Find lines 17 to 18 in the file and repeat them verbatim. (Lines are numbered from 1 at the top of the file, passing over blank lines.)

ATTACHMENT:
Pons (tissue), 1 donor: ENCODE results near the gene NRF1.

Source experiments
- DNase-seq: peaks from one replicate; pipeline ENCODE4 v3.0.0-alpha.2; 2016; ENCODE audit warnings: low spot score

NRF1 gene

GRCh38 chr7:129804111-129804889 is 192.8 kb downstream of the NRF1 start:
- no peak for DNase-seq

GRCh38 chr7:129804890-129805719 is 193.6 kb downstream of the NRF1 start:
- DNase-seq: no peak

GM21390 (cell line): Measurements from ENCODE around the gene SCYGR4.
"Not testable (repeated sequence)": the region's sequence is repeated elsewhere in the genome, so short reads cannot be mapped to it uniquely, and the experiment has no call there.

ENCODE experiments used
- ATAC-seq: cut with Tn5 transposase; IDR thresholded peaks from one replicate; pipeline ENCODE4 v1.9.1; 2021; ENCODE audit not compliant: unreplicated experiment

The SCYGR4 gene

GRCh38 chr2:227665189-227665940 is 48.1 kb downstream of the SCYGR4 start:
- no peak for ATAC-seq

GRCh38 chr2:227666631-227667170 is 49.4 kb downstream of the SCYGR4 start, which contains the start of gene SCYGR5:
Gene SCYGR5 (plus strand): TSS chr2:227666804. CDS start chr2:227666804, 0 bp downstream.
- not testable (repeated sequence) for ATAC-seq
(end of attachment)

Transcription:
Gene SCYGR5 (plus strand): TSS chr2:227666804. CDS start chr2:227666804, 0 bp downstream.
- not testable (repeated sequence) for ATAC-seq